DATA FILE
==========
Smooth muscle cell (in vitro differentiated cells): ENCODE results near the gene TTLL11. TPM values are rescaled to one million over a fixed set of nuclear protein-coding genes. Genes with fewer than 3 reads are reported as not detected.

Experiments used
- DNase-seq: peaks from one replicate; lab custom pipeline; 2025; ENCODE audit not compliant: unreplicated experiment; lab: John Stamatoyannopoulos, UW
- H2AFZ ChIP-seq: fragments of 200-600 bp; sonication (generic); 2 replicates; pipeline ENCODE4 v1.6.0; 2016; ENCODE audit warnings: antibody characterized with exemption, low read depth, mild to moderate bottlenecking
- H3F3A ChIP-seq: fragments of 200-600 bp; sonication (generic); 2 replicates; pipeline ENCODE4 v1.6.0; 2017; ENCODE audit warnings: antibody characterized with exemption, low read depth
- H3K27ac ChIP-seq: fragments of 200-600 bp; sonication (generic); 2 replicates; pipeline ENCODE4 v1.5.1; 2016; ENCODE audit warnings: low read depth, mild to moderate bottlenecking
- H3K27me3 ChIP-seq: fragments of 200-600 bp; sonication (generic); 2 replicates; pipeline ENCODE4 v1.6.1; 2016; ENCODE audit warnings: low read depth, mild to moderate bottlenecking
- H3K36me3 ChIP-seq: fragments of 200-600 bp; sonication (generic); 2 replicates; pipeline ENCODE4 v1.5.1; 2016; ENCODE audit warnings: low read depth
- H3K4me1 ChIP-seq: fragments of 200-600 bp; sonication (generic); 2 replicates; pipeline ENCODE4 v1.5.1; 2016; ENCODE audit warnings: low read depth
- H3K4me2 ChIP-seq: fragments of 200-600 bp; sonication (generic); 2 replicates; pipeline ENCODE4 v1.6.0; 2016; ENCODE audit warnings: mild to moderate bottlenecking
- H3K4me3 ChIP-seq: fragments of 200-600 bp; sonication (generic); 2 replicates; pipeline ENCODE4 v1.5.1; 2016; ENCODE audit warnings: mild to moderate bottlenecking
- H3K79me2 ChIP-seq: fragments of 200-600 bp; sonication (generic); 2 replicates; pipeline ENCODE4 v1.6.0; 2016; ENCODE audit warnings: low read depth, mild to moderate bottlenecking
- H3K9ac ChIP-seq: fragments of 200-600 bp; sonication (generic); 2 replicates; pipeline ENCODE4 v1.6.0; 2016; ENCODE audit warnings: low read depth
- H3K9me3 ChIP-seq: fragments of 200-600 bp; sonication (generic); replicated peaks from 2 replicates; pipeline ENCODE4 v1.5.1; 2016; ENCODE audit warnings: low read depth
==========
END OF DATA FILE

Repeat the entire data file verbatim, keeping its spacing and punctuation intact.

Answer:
Smooth muscle cell (in vitro differentiated cells): ENCODE results near the gene TTLL11. TPM values are rescaled to one million over a fixed set of nuclear protein-coding genes. Genes with fewer than 3 reads are reported as not detected.

Experiments used
- DNase-seq: peaks from one replicate; lab custom pipeline; 2025; ENCODE audit not compliant: unreplicated experiment; lab: John Stamatoyannopoulos, UW
- H2AFZ ChIP-seq: fragments of 200-600 bp; sonication (generic); 2 replicates; pipeline ENCODE4 v1.6.0; 2016; ENCODE audit warnings: antibody characterized with exemption, low read depth, mild to moderate bottlenecking
- H3F3A ChIP-seq: fragments of 200-600 bp; sonication (generic); 2 replicates; pipeline ENCODE4 v1.6.0; 2017; ENCODE audit warnings: antibody characterized with exemption, low read depth
- H3K27ac ChIP-seq: fragments of 200-600 bp; sonication (generic); 2 replicates; pipeline ENCODE4 v1.5.1; 2016; ENCODE audit warnings: low read depth, mild to moderate bottlenecking
- H3K27me3 ChIP-seq: fragments of 200-600 bp; sonication (generic); 2 replicates; pipeline ENCODE4 v1.6.1; 2016; ENCODE audit warnings: low read depth, mild to moderate bottlenecking
- H3K36me3 ChIP-seq: fragments of 200-600 bp; sonication (generic); 2 replicates; pipeline ENCODE4 v1.5.1; 2016; ENCODE audit warnings: low read depth
- H3K4me1 ChIP-seq: fragments of 200-600 bp; sonication (generic); 2 replicates; pipeline ENCODE4 v1.5.1; 2016; ENCODE audit warnings: low read depth
- H3K4me2 ChIP-seq: fragments of 200-600 bp; sonication (generic); 2 replicates; pipeline ENCODE4 v1.6.0; 2016; ENCODE audit warnings: mild to moderate bottlenecking
- H3K4me3 ChIP-seq: fragments of 200-600 bp; sonication (generic); 2 replicates; pipeline ENCODE4 v1.5.1; 2016; ENCODE audit warnings: mild to moderate bottlenecking
- H3K79me2 ChIP-seq: fragments of 200-600 bp; sonication (generic); 2 replicates; pipeline ENCODE4 v1.6.0; 2016; ENCODE audit warnings: low read depth, mild to moderate bottlenecking
- H3K9ac ChIP-seq: fragments of 200-600 bp; sonication (generic); 2 replicates; pipeline ENCODE4 v1.6.0; 2016; ENCODE audit warnings: low read depth
- H3K9me3 ChIP-seq: fragments of 200-600 bp; sonication (generic); replicated peaks from 2 replicates; pipeline ENCODE4 v1.5.1; 2016; ENCODE audit warnings: low read depth